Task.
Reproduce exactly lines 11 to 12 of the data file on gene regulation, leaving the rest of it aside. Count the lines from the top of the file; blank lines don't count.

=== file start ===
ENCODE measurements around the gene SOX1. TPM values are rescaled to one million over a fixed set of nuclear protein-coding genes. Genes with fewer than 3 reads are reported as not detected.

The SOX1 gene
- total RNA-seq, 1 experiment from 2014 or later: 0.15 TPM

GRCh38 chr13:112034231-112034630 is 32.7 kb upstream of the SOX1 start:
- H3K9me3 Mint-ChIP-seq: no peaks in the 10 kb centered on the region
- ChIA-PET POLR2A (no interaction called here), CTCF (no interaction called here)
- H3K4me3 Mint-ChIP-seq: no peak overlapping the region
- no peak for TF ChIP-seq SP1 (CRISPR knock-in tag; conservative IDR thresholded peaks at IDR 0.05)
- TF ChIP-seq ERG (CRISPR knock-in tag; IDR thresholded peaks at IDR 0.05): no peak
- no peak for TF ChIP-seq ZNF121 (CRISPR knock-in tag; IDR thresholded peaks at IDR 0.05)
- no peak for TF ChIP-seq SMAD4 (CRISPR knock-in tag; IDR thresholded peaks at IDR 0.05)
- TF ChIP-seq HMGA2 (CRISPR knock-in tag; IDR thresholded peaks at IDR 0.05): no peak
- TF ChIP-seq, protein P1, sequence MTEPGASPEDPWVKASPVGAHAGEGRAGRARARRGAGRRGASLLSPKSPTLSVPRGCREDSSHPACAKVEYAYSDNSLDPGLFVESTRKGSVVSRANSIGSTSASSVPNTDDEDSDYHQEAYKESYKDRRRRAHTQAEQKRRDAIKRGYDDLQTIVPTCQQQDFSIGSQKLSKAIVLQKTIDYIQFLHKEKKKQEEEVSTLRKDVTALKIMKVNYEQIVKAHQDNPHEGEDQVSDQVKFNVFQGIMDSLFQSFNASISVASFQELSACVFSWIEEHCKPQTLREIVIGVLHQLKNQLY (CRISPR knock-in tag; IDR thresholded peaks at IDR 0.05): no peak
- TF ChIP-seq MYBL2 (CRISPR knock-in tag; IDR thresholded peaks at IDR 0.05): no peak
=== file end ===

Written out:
- no peak for TF ChIP-seq SMAD4 (CRISPR knock-in tag; IDR thresholded peaks at IDR 0.05)
- TF ChIP-seq HMGA2 (CRISPR knock-in tag; IDR thresholded peaks at IDR 0.05): no peak